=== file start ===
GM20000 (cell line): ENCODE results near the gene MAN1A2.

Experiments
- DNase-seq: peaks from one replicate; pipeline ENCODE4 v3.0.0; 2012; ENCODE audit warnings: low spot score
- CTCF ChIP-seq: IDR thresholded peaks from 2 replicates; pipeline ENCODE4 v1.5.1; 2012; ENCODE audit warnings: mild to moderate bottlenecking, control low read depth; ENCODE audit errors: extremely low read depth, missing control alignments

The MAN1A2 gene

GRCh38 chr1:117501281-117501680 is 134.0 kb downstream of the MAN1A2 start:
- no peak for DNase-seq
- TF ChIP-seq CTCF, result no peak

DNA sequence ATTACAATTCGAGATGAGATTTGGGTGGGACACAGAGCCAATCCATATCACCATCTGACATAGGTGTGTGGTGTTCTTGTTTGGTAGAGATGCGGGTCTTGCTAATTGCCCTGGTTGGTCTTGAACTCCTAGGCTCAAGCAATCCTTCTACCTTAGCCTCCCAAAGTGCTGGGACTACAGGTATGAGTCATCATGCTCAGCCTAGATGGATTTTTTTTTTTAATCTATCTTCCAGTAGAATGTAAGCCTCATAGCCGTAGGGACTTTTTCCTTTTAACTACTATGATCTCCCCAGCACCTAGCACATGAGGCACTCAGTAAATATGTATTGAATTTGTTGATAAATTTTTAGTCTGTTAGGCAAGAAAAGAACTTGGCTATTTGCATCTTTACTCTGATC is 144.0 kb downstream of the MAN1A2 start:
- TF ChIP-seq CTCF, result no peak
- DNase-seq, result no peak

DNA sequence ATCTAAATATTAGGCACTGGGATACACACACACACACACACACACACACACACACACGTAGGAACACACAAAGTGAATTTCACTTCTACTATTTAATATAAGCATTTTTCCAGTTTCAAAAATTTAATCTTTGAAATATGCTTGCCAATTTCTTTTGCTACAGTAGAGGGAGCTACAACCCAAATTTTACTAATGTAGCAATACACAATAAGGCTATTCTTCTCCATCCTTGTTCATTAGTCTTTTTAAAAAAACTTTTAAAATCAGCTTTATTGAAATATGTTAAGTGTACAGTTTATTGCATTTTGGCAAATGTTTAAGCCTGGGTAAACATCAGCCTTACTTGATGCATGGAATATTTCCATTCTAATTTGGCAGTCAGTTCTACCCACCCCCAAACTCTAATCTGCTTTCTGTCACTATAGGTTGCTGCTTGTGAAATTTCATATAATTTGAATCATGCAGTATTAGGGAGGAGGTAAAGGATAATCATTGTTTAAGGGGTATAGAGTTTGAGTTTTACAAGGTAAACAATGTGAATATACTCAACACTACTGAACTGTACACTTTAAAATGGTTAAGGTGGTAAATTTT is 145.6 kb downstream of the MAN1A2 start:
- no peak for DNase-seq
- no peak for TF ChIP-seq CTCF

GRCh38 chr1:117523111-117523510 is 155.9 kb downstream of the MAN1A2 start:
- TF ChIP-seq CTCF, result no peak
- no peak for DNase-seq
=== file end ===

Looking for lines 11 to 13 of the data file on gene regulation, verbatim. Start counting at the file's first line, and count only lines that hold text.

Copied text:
- DNase-seq, result no peak

DNA sequence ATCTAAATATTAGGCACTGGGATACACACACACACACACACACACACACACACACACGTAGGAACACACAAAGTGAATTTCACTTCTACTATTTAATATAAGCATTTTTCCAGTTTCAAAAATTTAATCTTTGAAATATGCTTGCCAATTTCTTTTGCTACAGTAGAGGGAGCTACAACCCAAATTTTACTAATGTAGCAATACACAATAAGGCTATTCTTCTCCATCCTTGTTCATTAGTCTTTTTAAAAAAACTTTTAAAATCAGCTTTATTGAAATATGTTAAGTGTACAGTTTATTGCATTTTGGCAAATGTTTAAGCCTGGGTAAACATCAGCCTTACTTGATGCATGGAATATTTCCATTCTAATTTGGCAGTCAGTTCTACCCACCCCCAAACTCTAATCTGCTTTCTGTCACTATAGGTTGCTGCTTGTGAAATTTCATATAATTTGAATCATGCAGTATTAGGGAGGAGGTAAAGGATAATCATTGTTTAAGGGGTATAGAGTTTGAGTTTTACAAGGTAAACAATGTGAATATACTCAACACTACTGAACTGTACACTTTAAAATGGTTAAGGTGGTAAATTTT is 145.6 kb downstream of the MAN1A2 start:
- no peak for DNase-seq